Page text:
A pygmy among giants
Nothing is quite so humbling as a visit to one of the great art galleries of the world. It makes me feel like that unfortunate sunbather who in the old commercial got sprayed with sand by a hefty “Mr. Atlas” type of guy you used to see in the back of magazines.
Yes, my collegiate courses in the history of art help me recognize the basic periods, but I still fail to spot the subtle nuances that the ever-present guides relish pointing out to wide-eyed tourists.
Take my recent visit to the Uffizi in Florence. It was my second go-around there, separated by some 50 years. Despite the late October date, Florence was still inundated with tourists and the lines trying to get tickets were endless — until I discovered that with the payment of slightly more than the normal ticket price I was sped to the head of the line. Ah, Europe!
Greek and Roman statuary were never my thing, but if it were I’d have been totally satisfied with the collection. No there were no Elgin marbles (because they mostly reside at the Met in New York). But some fine busts displaying elegant Roman noses and lots of hefty muscular men and women made me wonder how, without Golds Gym or Planet Fitness, those guys got so fit.
It was the 14th- and 15th-century paintings that were truly amazing. Botticelli’s “Spring” and his “Birth of Venus” (that I was taught to call “Venus on the Half Shell”) drew the biggest crowds. Their size was much bigger than I expected. The Uffizi also had one of the 12 extant Leonardo da Vinci paintings on display and a Michelangelo or two. Getting close enough to these masterpieces to photograph them was my biggest challenge. There were quite a number of Signorellis and Peruginos that were stunners as well.
But apart from these greats the rest of the collection was thin. A Picasso or two. A Cezanne or two. Several lesser lights who were basking in their glow. But if you expect to see Impressionists you would be disappointed at the Uffizi. For them you need to go to the Musee D’Orsay in Paris or the Barnes collection in Philadelphia.
One of the other great galleries that I had always wanted to get to was The Hermitage in St. Petersburg. In 2012, finally, I made it. The building itself — Peter the Great’s winter palace — is an enormous green and white Elizabethan-baroque confection on the Neva and would have been worth the price of the entrance ticket. It outshines all the other great galleries and glitters with chandeliers and objects d’art. Plus its sheer size makes seeing it a several day affair.
For comprehensiveness, The Hermitage is unequalled. Catherine the Great, in the late 18th century, sent her minions all over Europe with plenty of cash in their suitcases to collect pieces in great quantity. Nearly every period and every locale was represented. For example, the Uffizi had one Velasquez, but The Hermitage has several. Its Rembrandt room, assaulting you as you enter with his “Return of the Prodigal (Son),” is spell-binding. But that’s just the beginning. Portraits, landscapes, still lifes, altarpieces, abstracts — all abound in room after room.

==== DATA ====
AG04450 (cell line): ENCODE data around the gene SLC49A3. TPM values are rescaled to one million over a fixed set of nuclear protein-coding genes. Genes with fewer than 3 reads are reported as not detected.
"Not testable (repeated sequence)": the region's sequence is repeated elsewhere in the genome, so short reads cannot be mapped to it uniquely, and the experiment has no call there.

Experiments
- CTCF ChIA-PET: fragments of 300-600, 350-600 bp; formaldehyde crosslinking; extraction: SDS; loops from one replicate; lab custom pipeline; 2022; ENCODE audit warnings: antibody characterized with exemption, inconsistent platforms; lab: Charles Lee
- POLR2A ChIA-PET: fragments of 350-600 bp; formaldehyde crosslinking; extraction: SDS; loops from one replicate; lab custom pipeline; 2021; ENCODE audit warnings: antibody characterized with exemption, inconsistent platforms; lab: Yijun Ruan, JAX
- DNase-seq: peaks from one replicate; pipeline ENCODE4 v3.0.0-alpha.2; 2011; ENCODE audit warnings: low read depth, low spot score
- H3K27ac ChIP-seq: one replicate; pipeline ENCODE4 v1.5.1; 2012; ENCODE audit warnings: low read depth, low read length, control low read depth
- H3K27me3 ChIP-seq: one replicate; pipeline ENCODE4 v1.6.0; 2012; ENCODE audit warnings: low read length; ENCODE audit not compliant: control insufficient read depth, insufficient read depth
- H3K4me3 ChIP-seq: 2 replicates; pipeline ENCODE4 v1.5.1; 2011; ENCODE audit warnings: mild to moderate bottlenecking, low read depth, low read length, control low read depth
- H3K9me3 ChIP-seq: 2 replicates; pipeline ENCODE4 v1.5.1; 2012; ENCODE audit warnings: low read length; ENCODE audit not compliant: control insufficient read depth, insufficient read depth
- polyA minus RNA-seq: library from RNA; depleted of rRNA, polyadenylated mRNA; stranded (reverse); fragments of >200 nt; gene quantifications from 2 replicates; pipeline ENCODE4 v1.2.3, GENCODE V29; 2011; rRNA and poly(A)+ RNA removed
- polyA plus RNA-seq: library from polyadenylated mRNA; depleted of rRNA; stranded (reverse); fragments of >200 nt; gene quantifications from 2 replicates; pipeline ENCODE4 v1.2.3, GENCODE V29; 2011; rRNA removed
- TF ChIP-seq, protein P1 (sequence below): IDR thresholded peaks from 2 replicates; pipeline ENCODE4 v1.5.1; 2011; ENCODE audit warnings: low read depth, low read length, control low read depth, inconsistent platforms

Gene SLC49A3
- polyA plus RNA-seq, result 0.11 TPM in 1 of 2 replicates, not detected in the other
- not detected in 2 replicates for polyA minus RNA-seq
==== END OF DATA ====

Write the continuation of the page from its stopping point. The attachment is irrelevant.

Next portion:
But my one criticism of The Hermitage is that few of its pieces seem to be the best of the representative artists. For example there were endless Picassos, but none that I recognized from art books. The Uffizi had fewer works, but some among them were the best. It’s as if Catherine the Great substituted quantity for quality. But who am I to question the quality of great works of art?
Which leads me to my main point — other than to share my mini grand tour of the galleries themselves. Is there really great art, or is that notion merely the prejudice of self-styled experts?
In his The Abolition of Man, C. S. Lewis decries the teacher who insisted that there was no such thing as a beautiful waterfall. There are only people with beautiful feelings when they look at certain waterfalls, said the teacher. So then, Lewis asks, are all value statements mere subjective opinions? Is there, in the end, no such thing as objective truth, goodness or beauty? Lewis — a convert to Christianity from atheism — argued that there was … but you’ll have to read his book to see why.
It reminded me of the story of a group of American tourists who had only an hour to do the Uffizi. With cameras slung over their shoulders, they made instant judgments as they briefly glanced at some of history’s masterpieces: “Don’t like that one!” “Kinda pretty I think.” “Nope, does nothing for me.” Finally, the Italian guard who was listening to this palaver couldn’t stand it any more. He went up to one of the tourists, tapped them on the shoulder and respectfully said: “Pardon me; but it is the people in this gallery who are on trial, not the paintings.”
Similarly, when a guard at Yosemite was asked by a breezy tourist what he’d recommend since she only had an hour to spend there, he looked dumbfounded. “If I had only an hour to spend here, I think I would go over there to that bench and sit down and weep.”
The conclusion I’ve reached is that you know great art when you see it. Similarly as a man of faith, I believe you know Truth when you hear it.
Peter C. Moore is the director of the Anglican Leadership Institute and scholar-in-residence at St. Michael’s Church. He and his wife live in Mt. Pleasant.